Dramatic video showed mounted Israeli police, backed up by officers shooting teargas, violently dispersing a demonstration in the heart of Arab East Jerusalem
About 100 demonstrators gathered at lunchtime, chanting 'Jerusalem is Palestine' and stopping traffic. Their intention was to march on the Old City, a short walk away
Police moved in quickly as the tension mounted. One woman was injured before officers on horseback charged the growing crowds, demonstrators and bystanders alike
Police tore down Palestinian flags and made two arrests before blocking off the street. They then charged with a volley of stun grenades, followed by mounted officers, to push protestors back
Police tore down Palestinian flags and made two arrests before blocking off the street. They then charged with a volley of stun grenades, followed by mounted officers, to push protestors back.
It comes after Palestinian group Hamas called for an intensification of conflict following Trump's decision on Wednesday to recognise Jerusalem as Israel's capital. The city is claimed by both Palestine and Israel.
Israeli army reinforcements have been deployed in significant numbers to the settlements on the West Bank in an attempt to defend against possible terror attacks on the Jewish outposts.
The army put the overall number of demonstrators during yesterday's 'day of rage' at 5,000, which was lower than feared, but emphasised that clashes may continue for several days.
Commanders are due to meet tonight to review the situation on the ground and make a decision about troop numbers in the coming days.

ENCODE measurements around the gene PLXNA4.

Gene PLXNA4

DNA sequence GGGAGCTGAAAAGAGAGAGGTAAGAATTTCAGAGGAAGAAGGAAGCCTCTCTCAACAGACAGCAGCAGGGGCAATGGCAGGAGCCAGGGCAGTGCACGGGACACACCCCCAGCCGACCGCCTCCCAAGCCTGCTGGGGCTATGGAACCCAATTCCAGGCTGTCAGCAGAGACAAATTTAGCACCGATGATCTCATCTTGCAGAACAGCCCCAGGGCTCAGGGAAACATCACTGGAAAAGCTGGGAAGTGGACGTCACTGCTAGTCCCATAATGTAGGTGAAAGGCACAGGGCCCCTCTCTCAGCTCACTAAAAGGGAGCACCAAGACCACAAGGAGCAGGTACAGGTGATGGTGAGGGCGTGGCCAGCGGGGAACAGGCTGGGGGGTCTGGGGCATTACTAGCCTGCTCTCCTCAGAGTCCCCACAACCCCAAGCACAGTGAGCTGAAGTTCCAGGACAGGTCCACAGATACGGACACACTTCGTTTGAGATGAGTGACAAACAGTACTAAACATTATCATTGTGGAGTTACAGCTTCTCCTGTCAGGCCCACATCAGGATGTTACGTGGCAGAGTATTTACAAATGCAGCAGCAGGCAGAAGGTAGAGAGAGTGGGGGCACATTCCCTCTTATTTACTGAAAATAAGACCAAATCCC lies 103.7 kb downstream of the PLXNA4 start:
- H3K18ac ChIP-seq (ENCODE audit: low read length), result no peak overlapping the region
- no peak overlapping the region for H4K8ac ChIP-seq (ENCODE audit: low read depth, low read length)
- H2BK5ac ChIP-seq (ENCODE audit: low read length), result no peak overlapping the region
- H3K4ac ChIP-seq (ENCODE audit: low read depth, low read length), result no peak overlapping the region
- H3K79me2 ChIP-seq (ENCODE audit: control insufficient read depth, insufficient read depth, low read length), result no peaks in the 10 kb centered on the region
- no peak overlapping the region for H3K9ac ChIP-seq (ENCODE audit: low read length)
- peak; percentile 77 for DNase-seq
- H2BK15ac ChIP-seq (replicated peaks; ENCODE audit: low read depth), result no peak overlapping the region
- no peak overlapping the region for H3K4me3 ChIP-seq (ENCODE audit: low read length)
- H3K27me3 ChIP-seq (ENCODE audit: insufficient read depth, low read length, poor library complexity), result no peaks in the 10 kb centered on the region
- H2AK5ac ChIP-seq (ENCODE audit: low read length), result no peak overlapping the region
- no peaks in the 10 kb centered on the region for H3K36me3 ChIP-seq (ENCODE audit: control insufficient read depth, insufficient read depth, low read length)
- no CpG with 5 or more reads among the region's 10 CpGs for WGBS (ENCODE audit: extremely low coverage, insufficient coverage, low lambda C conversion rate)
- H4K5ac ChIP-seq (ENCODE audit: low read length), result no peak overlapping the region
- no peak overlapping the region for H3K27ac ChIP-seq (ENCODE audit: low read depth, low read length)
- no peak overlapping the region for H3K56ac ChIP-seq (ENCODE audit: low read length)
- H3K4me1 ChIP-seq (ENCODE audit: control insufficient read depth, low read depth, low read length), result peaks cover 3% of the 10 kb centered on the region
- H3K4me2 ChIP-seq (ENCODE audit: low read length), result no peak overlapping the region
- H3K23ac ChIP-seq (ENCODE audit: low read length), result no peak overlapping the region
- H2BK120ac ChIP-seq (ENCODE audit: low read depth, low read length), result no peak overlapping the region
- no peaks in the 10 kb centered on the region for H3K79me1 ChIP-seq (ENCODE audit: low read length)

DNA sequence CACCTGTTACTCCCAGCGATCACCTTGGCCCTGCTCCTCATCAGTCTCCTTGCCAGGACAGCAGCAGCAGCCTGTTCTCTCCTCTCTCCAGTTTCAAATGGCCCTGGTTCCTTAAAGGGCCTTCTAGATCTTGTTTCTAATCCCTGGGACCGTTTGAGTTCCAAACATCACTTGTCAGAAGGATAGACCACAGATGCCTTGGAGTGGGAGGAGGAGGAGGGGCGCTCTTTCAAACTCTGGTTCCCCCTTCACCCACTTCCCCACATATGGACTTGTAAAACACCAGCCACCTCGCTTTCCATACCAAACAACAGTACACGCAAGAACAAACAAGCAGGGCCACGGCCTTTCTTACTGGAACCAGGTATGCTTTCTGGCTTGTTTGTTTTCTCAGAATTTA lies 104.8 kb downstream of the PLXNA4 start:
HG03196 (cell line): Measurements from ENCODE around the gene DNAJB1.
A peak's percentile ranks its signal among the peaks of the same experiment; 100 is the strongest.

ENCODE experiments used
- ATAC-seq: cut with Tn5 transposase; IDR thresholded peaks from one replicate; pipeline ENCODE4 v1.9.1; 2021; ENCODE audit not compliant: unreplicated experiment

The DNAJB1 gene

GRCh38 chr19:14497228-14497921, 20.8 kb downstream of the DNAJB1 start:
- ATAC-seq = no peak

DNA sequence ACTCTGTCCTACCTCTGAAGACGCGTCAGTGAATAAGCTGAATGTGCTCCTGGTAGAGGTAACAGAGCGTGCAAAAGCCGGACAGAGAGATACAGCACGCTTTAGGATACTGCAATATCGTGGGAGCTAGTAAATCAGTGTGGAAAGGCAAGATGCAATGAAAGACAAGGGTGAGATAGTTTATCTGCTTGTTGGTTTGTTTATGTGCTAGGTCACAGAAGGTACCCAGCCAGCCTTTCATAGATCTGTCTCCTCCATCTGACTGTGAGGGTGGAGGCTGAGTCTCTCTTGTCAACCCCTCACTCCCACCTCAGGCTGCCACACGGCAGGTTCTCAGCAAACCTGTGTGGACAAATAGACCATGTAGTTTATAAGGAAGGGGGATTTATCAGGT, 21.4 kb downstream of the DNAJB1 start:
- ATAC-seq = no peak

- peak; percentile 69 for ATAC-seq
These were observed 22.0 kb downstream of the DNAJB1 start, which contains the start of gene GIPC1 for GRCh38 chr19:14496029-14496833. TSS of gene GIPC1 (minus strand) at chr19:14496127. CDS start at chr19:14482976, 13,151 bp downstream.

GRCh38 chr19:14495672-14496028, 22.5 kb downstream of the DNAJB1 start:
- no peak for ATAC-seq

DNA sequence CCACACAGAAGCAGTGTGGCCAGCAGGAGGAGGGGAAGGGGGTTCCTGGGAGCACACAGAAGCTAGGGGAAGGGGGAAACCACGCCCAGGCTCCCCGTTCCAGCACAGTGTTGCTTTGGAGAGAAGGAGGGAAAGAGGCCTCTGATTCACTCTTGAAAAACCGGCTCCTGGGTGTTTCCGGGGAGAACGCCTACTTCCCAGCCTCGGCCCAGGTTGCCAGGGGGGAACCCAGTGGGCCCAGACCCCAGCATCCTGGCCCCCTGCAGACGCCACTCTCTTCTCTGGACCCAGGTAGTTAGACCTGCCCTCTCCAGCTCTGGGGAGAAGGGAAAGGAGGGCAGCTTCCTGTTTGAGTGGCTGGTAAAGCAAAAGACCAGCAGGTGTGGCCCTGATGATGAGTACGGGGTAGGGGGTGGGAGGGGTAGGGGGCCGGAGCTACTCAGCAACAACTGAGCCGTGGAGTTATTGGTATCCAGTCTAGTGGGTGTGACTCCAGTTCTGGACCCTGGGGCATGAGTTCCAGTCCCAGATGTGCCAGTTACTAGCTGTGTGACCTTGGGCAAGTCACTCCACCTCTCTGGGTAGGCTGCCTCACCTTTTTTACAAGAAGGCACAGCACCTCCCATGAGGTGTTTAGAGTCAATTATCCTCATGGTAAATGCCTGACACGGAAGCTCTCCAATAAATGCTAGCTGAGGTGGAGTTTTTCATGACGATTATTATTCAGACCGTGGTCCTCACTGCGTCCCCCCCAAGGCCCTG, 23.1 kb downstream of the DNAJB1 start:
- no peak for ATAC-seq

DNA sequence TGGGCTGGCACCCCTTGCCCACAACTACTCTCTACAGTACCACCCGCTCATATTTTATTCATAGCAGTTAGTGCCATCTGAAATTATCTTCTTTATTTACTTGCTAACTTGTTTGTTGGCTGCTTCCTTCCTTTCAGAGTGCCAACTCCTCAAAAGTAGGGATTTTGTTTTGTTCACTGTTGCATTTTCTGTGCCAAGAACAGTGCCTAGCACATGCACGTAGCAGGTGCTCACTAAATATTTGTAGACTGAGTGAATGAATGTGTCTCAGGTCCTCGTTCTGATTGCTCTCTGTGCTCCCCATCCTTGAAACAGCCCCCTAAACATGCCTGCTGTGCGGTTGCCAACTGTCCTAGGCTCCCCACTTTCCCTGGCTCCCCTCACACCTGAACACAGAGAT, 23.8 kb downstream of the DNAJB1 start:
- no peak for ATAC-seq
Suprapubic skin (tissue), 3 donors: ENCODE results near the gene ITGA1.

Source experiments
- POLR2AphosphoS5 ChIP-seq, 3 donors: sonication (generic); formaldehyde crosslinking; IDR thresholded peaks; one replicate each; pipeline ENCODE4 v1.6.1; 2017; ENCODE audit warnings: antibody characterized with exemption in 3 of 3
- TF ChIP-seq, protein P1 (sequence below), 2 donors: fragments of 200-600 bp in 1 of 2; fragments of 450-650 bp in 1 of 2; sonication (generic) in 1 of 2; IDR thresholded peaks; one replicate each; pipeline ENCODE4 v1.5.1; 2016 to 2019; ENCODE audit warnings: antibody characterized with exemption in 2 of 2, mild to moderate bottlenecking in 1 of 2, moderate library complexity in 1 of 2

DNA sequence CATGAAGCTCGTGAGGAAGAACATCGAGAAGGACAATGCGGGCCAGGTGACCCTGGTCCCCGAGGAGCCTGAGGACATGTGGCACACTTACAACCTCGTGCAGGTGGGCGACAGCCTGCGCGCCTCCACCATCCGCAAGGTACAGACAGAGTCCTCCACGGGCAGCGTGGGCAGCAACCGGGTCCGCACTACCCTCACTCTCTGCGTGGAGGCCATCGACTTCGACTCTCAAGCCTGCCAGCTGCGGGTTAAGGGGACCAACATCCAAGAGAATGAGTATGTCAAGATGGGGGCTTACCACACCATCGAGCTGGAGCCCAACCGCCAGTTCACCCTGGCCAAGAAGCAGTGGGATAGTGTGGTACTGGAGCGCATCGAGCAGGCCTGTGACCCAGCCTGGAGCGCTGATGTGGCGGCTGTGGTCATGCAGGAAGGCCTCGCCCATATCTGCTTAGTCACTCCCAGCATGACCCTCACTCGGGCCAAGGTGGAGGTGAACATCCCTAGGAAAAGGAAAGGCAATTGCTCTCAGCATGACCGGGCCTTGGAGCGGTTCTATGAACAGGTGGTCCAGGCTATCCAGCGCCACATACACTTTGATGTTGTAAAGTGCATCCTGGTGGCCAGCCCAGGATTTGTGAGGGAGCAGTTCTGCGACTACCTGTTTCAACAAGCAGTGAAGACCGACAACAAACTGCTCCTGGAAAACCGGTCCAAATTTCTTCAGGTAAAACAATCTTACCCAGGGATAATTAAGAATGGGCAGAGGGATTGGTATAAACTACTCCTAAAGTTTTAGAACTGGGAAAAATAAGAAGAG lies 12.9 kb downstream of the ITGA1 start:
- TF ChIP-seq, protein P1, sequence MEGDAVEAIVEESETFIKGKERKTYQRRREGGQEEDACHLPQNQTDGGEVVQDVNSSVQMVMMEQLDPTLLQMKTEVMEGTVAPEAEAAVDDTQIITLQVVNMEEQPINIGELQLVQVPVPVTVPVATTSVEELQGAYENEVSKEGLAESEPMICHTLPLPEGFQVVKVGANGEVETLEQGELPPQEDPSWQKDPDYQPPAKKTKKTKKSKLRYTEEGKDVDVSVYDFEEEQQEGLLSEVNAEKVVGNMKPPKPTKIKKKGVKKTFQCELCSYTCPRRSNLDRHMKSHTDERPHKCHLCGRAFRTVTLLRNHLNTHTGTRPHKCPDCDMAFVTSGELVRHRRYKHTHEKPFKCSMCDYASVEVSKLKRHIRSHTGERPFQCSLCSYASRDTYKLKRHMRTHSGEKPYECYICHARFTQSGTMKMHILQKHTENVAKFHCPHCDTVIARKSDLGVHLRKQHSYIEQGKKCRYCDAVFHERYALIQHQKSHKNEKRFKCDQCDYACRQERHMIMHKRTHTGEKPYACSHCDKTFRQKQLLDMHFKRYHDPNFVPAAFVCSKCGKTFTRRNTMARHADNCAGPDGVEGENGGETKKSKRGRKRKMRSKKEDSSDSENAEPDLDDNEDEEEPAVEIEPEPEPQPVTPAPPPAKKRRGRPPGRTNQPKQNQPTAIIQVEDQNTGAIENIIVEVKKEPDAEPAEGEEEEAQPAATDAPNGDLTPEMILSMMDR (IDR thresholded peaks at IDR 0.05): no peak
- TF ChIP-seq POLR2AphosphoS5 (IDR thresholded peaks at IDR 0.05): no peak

An injured Palestinian man arrives at a hospital to receive treatment following an Israeli air strike in Beit Lahia, in the northern Gaza Strip
Palestinian demonstrators react to tear gas fired by Israeli troops during clashes at a protest against U.S. President Donald Trump's decision to recognize Jerusalem as the capital of Israel
A Palestinian protester throws stones to Israeli security forces during a demonstration in Bethlehem on Saturday
Palestinian protestors clash with Israeli forces near an Israeli checkpoint in the West Bank town of Bethlehem on Saturday
Today hundreds of Palestinian protesters are marching from the town of Khan Younis, in Gaza, towards the Israeli border fence
A Palestinian kicks away a tear gas grenade shot by Israeli troops during clashes in the West Bank city of Bethlehem
Anger: A Palestinian protester throws stones towards Israeli forces during clashes on Saturday morning in Israel
Israel prepares for a second wave of violent protests this morning after Hamas has called for an intensification of the conflict. Pictured: Palestinian protests on Saturday
Israeli army reinforcements have been deployed in significant numbers to the settlements on the West Bank. Pictured: Palestinian protests on Saturday
Israeli troops during clashes with Palestinians in the West Bank city of Bethlehem
Yesterday two Palestinians were killed and hundreds wounded during about 30 violent protests in Gaza, the West Bank and Jerusalem.
The majority suffered from tear gas inhalation. Eleven were wounded by live fire.